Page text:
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Illustration by Russell Christian.

Jim Knipfel's books are available from Amazon.com:


Ruining It for Everybody, Jim Knipfel's 3rd memoir. An anti-spirituality spiritual manifesto.


The Buzzing, a novel about an aging and embittered journalist who stumbles onto what may be the story of a lifetime.


Quitting the Nairobi Trio, available in hardback or trade paperback.


Slackjaw, available in hardback or paperback. Also available, Blindfisch, the German translation.

You can also send email to Jim Knipfel

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Slackjaw by Jim Knipfel

Business as Usual

 

Sept. 26, 2001--On Sunday, Sept. 16, shortly before noon, Morgan and I were walking south toward Canal St. The streets were emptier than I expected them to be, given that the day before the Mayor had opened the area south of Canal to foot traffic again. A few blocks here and there were cordoned off, but nobody was making that much of an effort to get past them.

We passed a few quiet shrines along the way–groups of small candles in front of unmarked doorways and on windowsills–but we were the only ones around to notice them. Most everything was still closed.

Earlier that morning, I’d heard that Al Sharpton was going to be doing something or another at Canal and Broadway, and we were curious to see for ourselves just what that might be.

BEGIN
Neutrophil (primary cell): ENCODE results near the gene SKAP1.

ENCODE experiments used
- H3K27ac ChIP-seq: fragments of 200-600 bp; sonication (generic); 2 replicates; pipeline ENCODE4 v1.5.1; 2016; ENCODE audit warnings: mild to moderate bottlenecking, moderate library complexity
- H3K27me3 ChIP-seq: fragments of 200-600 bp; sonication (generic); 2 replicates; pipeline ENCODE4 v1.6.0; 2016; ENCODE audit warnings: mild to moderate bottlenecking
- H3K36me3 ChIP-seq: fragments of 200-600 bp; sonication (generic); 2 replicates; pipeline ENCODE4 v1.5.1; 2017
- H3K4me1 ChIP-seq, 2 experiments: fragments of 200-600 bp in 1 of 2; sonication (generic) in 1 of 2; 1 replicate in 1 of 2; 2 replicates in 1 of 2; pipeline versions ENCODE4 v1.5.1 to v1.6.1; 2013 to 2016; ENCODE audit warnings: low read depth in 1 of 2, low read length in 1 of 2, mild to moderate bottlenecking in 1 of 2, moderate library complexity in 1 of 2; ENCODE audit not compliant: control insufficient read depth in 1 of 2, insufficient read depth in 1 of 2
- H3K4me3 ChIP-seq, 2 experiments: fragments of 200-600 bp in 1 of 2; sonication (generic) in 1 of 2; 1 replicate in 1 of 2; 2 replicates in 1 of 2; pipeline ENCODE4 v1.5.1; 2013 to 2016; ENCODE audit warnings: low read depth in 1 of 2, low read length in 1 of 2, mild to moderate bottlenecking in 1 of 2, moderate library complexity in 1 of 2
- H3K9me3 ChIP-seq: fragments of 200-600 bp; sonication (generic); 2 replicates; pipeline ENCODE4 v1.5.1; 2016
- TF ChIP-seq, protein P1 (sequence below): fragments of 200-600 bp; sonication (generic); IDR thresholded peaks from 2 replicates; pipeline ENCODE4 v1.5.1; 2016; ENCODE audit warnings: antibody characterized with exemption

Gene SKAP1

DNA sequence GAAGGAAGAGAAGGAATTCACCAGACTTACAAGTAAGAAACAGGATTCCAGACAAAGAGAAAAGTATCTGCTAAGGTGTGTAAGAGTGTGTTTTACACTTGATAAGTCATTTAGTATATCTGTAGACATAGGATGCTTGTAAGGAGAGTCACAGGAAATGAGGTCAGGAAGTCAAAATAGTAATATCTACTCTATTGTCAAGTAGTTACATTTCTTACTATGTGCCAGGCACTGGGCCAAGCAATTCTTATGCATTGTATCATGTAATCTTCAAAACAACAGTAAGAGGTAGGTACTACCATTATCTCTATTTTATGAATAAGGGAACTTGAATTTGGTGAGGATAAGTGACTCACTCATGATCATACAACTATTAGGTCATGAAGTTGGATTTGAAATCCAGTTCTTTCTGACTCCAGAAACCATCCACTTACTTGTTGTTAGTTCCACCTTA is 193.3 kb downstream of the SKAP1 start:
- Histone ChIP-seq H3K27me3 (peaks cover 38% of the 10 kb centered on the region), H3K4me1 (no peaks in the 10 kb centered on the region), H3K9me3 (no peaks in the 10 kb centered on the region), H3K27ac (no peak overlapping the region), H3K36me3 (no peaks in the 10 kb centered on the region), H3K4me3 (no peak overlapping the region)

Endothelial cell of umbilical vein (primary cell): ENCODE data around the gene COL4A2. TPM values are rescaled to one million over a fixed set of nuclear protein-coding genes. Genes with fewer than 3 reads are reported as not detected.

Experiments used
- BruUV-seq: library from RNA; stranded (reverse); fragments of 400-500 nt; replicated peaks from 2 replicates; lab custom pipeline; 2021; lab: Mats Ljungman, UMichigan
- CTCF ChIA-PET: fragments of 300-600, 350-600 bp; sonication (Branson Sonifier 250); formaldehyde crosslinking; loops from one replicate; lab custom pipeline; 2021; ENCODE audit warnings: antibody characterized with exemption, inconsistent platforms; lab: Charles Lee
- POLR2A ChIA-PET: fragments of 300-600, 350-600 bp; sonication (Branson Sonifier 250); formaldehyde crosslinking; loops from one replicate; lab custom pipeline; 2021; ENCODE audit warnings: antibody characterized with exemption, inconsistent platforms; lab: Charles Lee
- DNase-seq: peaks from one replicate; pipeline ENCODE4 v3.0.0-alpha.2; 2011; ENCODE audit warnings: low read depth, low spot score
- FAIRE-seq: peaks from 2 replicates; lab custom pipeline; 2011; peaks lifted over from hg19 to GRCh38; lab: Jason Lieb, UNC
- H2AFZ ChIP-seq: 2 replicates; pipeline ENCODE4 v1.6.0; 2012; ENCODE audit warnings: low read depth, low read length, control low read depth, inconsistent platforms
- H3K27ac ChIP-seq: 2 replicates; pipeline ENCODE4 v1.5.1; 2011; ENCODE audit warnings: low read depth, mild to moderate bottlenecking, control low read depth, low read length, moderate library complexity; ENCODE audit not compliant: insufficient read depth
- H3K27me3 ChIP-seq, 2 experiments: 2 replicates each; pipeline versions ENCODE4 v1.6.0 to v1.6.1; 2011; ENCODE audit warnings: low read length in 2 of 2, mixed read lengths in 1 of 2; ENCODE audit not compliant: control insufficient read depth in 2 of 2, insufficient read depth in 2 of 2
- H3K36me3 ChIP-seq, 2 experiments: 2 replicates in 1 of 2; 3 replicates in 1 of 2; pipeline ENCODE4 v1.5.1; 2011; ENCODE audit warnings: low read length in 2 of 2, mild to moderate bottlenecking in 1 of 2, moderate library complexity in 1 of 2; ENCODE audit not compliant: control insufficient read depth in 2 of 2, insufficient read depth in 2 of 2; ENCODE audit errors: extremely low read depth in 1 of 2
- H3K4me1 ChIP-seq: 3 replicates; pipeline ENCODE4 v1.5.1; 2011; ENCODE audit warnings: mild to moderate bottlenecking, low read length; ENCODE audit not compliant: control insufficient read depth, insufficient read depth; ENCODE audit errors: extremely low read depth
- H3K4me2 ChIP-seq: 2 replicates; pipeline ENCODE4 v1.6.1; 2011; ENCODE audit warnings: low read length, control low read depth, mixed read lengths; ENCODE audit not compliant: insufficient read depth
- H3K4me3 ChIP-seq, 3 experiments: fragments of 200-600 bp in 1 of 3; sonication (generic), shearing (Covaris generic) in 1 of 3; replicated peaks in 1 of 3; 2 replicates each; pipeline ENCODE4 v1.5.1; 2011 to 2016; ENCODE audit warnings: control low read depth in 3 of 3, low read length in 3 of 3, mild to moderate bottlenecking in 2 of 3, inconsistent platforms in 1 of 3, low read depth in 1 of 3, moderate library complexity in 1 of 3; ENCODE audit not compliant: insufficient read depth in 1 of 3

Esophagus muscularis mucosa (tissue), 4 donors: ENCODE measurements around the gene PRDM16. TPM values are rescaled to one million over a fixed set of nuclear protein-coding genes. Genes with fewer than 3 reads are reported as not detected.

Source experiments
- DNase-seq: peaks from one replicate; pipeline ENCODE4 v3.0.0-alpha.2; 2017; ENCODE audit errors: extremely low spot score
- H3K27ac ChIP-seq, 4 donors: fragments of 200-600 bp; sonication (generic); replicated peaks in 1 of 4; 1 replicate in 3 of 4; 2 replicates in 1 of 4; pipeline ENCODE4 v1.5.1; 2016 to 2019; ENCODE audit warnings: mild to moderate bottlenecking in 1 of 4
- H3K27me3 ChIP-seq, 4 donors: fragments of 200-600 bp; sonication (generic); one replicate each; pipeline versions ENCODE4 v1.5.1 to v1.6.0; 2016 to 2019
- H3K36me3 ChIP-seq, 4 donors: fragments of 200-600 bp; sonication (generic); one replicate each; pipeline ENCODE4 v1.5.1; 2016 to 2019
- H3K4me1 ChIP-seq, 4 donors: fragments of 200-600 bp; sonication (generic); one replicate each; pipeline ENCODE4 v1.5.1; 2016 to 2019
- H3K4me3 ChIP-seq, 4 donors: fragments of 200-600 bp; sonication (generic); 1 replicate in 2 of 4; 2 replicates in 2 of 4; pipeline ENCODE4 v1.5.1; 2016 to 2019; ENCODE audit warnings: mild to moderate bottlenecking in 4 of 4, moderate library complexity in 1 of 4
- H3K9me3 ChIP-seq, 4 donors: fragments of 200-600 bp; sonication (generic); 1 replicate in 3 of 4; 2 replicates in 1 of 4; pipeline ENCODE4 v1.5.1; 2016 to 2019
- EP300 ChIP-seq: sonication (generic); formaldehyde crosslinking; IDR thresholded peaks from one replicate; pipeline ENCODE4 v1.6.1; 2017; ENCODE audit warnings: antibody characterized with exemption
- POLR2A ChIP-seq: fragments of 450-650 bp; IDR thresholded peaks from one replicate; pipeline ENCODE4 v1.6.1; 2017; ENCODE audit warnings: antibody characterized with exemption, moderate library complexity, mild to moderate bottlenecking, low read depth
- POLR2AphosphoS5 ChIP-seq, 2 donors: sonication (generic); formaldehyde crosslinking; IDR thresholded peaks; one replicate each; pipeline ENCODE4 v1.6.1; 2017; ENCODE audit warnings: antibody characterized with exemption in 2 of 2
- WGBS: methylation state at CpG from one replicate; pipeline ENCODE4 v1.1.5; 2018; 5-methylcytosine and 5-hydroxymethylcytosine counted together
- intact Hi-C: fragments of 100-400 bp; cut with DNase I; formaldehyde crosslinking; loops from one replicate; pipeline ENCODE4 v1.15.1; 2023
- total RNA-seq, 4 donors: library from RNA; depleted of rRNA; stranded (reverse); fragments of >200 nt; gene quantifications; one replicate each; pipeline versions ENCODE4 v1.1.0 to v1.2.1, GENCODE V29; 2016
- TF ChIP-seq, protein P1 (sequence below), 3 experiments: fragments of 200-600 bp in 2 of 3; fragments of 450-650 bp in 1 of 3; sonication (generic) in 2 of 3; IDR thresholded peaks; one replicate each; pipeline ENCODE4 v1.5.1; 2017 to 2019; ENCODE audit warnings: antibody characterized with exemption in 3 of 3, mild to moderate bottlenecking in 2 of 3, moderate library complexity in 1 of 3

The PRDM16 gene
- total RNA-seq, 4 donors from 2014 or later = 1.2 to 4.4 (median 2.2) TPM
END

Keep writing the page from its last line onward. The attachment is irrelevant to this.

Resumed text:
When we reached the intersection, though, there was nothing there. A news crew, but they could be found most anywhere. A few small clusters of people were standing around, but you find those everywhere, too. We shrugged, and headed back east. Then I suggested a turn to the south. I don’t know why–but if the area had been opened, why not? Neither one of us had been down that way since everything happened.

Going south, we started hitting the t-shirt stands. "I Can’t Believe I Got Out," read one, beneath a picture of the skyline superimposed over an American flag.

"Five dollars," the woman behind the table told us as we passed.

There was a time, you know, when tackiness that profound and that deep would’ve thrilled me to the core, and I would’ve snatched up a bunch. This time, however, I could only shake my head.

After only a block or two, our footsteps trailed to a stop, and we turned around. Most significant event in American history since the moon landing or not, we knew that we really didn’t want to see anything, and we didn’t want to be there. We weren’t vultures, after all, so we started heading north again, past all the t-shirt salesmen.

The double-decker tourist buses were back, Morgan pointed out, but few were carrying more than two or three German tourists. There was a time I would’ve made a joke out of that somehow too. A funny, cruel one–but I just wasn’t feeling all that funny–nor had I in a while.

We’d spent much of our time since Tuesday morning outside, just wandering around the city, and in those days, we’d felt the vibe change from one of sharp panic to one of general anxiety to one of–as everyone’s been encouraged–business as usual. People occasionally started talking about other things again. More stores and restaurants had reopened, and they had customers. There were regular breaks in the news coverage. We were dealing.

Yet on my way to Morgan’s place that morning, I looked around myself, looked around the subway and the neighborhood, and felt a change. It may not be affecting everyone, but I sure as shit felt it.